A MAJORITY of senior staff in primary schools have no interest in becoming headteachers because of mounting stress, bureaucracy and workload, a survey shows.

A poll of deputy heads and principal teachers found nearly two thirds either “disagreed” or “strongly disagreed” when asked whether they wanted to become a headteacher - up from some 50 per cent last year.

The Association of Headteachers and Deputes in Scotland (AHDS), which conducted the survey, said the findings highlighted a “significant leaning towards uncertainty” about seeking headship roles.

The same survey went on to highlight the main concerns of headteachers as being workload, bureaucracy and lack of teaching and support staff.

On average headteachers said they were working more than 55 hours a week - twenty more hours than they are contracted for.

Read more: Schools struggle to recruit headteachers

Members of the union who submitted written responses identified a range of concerns with one stating: “I have the headship qualification, but do not want the stress of headship.”

Another said: “I cannot see how I could become a headteacher without it being detrimental to my own family life.”

One headteacher who had been in the post for a decade said they had stepped down due to family circumstances citing a lack of work life balance.

The survey comes as the Scottish Government prepares to give more powers to headteachers under a new Education Bill.

Read more: Rushing Headteachers' Charter could be 'disastrous'

The legislation will usher in a new Headteachers’ Charter which will enable heads to shape the curriculum, decide on how funding is allocated and select staff.

The rationale is a concern that decision-making by councils can be divorced from what is required at school level.

However, critics argue the proposals will increase school bureaucracy and make headteachers a lightening rod for any criticisms and concerns about standards making the job even more stressful.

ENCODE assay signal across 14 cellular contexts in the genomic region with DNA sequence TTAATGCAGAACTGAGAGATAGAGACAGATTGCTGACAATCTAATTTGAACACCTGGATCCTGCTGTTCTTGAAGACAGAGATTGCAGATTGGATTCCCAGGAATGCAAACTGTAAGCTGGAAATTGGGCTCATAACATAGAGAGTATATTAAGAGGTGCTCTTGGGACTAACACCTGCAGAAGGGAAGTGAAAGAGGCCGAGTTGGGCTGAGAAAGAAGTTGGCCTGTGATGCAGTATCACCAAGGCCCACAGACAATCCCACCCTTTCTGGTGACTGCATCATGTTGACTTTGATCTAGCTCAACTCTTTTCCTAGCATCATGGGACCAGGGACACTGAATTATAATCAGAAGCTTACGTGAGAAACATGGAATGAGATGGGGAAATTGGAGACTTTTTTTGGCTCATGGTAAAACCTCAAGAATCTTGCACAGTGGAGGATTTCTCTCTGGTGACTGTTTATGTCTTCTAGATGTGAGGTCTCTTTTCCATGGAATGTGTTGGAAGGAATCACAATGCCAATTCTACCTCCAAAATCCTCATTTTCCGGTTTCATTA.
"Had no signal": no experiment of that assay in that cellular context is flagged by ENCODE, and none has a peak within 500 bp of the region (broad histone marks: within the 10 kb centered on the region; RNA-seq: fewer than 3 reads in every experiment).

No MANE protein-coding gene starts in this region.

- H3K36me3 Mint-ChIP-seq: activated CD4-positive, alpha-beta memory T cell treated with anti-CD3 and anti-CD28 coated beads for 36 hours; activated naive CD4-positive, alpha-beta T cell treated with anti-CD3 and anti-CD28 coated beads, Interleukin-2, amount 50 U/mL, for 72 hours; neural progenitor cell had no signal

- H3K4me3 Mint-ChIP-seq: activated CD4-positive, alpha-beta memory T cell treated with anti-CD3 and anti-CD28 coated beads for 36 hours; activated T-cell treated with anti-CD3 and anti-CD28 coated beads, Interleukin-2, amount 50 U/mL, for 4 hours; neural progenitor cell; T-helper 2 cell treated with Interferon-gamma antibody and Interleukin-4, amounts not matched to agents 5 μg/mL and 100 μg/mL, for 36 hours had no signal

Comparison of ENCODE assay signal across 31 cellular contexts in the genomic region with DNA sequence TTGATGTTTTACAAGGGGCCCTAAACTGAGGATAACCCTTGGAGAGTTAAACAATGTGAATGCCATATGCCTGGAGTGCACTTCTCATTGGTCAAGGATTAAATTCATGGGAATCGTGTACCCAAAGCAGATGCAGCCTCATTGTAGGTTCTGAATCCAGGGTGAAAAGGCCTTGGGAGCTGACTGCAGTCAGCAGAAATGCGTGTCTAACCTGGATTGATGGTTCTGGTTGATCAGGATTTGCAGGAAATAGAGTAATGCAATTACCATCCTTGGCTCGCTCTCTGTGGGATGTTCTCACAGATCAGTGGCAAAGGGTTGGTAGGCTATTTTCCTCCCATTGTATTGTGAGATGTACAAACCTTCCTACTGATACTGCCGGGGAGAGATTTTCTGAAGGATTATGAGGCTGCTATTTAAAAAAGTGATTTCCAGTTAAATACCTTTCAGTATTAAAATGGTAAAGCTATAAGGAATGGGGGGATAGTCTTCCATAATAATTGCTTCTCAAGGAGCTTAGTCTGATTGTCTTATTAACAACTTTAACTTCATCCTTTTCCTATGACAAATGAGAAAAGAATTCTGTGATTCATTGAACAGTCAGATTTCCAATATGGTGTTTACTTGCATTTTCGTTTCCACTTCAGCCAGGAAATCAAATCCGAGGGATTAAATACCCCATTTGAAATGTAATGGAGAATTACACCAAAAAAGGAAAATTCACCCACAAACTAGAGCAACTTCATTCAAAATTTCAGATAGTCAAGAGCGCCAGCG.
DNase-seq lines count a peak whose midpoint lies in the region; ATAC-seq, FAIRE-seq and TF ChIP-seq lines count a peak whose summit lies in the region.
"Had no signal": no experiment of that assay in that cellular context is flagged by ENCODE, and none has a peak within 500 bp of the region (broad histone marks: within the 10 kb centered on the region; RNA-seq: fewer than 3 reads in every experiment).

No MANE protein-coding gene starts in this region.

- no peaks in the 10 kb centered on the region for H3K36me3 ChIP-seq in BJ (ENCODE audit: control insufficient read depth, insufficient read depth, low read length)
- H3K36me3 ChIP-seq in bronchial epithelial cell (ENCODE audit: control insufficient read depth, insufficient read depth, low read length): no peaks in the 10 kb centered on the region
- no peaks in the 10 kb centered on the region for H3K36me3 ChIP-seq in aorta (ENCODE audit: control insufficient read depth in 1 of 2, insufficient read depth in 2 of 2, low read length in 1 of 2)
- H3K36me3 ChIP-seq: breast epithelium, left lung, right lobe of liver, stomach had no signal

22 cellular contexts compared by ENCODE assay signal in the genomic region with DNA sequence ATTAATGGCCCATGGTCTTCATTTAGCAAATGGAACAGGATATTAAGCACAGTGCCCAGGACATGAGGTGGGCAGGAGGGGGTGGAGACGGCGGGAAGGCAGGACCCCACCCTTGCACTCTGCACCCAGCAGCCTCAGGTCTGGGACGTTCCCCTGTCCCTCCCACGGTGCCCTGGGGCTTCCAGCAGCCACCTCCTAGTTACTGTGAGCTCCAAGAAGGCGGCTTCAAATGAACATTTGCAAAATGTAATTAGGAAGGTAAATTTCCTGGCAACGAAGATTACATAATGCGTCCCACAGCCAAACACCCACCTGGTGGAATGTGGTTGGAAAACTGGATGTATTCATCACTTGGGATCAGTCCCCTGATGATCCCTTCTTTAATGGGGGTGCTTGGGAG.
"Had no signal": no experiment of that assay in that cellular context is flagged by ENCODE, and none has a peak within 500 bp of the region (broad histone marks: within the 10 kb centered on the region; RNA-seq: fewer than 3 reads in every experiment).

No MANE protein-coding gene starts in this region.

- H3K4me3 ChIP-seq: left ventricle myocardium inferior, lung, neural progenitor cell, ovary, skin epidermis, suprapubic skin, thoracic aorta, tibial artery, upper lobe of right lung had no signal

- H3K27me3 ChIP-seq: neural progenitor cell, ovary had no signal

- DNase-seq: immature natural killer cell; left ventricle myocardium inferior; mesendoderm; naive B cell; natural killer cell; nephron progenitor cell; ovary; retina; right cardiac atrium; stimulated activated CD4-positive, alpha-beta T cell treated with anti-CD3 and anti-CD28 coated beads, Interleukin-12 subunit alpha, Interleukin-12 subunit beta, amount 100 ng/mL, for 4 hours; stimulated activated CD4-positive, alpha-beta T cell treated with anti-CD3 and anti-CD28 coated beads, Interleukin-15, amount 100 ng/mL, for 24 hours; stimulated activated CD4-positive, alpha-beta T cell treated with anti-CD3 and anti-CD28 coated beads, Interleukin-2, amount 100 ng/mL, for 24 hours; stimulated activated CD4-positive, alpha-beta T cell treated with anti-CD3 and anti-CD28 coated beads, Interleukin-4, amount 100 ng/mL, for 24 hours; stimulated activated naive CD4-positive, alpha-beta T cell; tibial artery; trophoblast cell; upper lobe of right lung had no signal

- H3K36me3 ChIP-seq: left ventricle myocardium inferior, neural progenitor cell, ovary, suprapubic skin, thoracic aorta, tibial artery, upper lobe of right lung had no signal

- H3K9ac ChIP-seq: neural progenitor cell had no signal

Greg Dempster, general secretary of the AHDS, said international research proved how important high quality school leadership was.

He said: “What our survey tells us very clearly is that, due to a lack of resources or an excess of expectations, our school leaders are finding themselves diverted into front line roles or back-room bureaucracy.

“That prevents them from getting to the core of the leadership role of engaging with pupils, parents and staff in pursuit of school improvement.

“The current situation is putting many high quality candidates off headship, so the already poor recruitment position continues to worsen.”

Mr Dempster said there were obvious implications for the introduction of the Headteachers’ Charter.

He added: “School leaders are clearly struggling to deliver in their current roles and the government must take that reality seriously when considering how to progress and resource changes to the roles and responsibilities of school leaders.”

Read more: Why Headteachers' Charter must be piloted first

Eileen Prior, executive director of parent body Connect, said members were increasingly highlighting concerns over the recruitment of heads.

She said: “Parent councils tell us they have been part of selection panels over two or more rounds of recruitment, with posts being re-advertised even in city schools where the pool of candidates should be bigger.

“The advent of the Headteacher’s Charter and the expectations this will place on headteachers is another factor.

“Without doubt school leaders are being expected to step up to a very demanding role which is critical in setting the right ethos and values in a school, for the good of children and their future.”